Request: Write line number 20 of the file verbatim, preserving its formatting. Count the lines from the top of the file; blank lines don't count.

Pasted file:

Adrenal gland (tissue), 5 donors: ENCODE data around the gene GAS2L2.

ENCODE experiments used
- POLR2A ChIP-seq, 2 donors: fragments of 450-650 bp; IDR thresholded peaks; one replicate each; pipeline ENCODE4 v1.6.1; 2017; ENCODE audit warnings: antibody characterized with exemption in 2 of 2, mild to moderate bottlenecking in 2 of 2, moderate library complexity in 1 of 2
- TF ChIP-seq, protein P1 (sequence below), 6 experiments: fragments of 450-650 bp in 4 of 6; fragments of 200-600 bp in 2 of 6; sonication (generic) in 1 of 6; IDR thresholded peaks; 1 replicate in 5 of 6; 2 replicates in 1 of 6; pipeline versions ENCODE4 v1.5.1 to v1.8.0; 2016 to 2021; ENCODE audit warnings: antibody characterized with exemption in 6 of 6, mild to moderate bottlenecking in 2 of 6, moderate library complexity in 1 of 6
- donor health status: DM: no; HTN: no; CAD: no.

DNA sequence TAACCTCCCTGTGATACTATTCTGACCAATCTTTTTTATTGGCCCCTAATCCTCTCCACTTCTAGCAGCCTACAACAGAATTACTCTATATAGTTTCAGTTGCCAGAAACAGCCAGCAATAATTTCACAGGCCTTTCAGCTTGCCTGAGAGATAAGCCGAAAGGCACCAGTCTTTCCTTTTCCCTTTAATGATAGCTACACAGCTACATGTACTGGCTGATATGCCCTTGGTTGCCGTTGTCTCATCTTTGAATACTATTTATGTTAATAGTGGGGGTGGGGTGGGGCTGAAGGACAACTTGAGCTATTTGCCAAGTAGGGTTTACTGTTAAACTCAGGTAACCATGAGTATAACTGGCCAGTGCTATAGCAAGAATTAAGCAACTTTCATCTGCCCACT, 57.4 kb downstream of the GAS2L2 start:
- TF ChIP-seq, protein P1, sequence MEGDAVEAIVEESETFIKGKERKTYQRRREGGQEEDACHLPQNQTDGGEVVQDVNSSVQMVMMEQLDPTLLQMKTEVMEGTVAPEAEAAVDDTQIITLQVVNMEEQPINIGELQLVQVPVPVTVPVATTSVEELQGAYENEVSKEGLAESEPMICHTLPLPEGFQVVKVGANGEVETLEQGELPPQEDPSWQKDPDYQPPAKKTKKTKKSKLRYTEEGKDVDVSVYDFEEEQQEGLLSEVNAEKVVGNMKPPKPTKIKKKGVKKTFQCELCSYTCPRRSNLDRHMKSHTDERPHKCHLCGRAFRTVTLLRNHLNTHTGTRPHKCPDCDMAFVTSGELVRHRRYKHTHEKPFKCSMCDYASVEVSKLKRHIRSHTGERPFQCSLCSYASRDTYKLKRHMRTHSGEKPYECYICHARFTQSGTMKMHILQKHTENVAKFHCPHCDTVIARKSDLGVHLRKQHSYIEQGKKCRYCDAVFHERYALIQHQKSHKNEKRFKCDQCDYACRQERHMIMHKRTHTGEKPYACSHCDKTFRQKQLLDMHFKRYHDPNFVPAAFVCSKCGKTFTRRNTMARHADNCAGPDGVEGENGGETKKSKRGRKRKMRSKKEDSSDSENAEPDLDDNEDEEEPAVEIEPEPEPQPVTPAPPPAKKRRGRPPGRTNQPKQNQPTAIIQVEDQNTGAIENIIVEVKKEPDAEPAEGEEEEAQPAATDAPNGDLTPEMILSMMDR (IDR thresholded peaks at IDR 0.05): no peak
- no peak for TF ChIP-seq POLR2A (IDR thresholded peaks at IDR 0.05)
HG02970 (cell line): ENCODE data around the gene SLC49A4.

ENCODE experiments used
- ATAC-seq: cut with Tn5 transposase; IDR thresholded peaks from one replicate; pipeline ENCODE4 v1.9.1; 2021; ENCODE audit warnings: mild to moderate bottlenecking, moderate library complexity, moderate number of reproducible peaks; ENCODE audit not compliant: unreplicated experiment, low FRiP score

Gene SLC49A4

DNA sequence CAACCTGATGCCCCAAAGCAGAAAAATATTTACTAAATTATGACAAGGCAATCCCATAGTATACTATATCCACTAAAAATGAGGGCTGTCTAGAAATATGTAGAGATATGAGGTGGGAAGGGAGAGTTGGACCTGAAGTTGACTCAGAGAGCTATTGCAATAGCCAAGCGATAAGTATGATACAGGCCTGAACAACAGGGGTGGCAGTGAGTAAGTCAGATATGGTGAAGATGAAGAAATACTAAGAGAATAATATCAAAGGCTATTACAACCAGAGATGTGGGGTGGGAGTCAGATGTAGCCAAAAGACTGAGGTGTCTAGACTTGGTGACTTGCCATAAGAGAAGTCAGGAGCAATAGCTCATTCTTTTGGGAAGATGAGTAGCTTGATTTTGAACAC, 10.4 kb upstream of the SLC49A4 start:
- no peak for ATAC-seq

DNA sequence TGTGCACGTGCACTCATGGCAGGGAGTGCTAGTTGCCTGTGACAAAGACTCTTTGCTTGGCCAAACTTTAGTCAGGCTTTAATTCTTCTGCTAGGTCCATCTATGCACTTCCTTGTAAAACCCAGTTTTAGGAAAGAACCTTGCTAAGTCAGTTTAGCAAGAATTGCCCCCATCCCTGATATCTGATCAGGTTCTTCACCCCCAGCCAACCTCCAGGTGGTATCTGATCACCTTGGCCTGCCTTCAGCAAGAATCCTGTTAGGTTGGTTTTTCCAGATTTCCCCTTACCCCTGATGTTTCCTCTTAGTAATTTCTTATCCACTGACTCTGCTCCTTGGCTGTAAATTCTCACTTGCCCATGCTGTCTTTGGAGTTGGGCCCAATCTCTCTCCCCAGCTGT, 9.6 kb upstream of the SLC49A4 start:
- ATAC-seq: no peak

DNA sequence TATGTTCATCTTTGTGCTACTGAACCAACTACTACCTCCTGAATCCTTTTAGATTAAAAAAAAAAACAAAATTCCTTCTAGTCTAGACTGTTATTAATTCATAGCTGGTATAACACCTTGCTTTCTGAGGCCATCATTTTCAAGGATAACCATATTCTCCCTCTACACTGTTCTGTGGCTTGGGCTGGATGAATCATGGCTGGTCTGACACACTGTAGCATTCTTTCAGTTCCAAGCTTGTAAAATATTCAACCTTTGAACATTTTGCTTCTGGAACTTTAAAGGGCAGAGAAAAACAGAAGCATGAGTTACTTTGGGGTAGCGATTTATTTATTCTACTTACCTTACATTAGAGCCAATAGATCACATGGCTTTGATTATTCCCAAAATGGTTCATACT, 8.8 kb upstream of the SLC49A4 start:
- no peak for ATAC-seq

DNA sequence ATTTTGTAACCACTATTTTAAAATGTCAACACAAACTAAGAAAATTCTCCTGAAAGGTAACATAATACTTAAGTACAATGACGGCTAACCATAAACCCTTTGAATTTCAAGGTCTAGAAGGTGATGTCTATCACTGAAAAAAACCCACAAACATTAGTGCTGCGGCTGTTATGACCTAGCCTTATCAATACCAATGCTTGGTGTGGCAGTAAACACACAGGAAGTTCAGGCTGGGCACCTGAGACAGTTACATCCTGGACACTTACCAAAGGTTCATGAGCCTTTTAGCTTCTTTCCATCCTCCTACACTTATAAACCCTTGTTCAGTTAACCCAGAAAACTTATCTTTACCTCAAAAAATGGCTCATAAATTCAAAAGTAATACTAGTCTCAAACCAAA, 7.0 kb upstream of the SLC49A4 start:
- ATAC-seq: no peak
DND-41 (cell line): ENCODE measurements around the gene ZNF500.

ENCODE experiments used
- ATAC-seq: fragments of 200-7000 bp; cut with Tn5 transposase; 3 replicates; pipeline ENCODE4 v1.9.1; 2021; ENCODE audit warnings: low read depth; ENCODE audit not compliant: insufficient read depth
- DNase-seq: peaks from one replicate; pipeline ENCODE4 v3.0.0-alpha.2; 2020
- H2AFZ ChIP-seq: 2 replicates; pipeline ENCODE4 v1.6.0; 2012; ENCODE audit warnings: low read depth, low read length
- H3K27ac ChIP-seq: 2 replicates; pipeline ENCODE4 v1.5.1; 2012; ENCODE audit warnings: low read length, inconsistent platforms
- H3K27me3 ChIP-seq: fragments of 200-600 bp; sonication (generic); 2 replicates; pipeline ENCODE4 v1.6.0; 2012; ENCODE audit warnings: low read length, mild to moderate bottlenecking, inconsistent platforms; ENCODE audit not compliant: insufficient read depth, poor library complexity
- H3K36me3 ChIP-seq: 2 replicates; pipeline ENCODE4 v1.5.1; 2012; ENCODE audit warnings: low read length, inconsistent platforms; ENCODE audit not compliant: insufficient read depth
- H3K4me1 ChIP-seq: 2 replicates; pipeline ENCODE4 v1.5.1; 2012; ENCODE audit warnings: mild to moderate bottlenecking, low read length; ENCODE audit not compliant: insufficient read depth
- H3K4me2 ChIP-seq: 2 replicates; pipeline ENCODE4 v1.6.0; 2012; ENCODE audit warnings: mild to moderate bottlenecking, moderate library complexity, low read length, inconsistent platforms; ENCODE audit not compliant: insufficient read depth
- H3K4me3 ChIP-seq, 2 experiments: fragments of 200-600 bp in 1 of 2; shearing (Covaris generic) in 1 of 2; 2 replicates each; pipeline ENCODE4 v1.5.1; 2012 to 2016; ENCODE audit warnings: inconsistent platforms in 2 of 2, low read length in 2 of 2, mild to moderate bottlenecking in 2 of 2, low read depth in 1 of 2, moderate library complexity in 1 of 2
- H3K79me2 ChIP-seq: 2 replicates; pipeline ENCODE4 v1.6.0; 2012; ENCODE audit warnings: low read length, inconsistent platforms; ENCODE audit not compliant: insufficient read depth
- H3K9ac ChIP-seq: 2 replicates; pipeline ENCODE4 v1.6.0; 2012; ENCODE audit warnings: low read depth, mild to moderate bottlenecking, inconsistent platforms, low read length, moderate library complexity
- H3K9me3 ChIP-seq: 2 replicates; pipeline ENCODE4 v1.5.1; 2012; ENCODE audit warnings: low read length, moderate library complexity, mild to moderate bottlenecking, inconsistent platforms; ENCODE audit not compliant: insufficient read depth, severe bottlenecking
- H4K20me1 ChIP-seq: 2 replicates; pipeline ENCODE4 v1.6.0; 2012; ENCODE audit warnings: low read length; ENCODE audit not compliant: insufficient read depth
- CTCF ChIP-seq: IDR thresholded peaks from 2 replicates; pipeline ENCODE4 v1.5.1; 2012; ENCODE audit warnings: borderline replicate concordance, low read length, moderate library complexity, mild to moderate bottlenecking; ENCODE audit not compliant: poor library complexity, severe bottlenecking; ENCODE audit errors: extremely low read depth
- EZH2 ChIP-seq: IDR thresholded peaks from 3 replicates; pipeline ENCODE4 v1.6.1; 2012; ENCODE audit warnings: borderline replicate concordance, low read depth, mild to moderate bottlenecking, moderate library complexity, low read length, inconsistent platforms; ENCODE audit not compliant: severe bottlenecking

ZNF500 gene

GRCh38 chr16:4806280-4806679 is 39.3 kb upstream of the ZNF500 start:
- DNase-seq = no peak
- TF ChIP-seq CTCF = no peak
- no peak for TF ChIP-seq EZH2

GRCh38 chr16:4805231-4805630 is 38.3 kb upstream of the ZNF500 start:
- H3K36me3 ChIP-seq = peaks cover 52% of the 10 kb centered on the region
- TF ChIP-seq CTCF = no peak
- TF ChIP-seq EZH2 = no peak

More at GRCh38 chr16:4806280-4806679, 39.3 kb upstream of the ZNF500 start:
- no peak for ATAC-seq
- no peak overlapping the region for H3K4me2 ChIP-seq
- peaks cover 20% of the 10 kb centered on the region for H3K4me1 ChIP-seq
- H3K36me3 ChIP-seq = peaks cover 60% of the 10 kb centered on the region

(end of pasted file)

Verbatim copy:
- ATAC-seq: no peak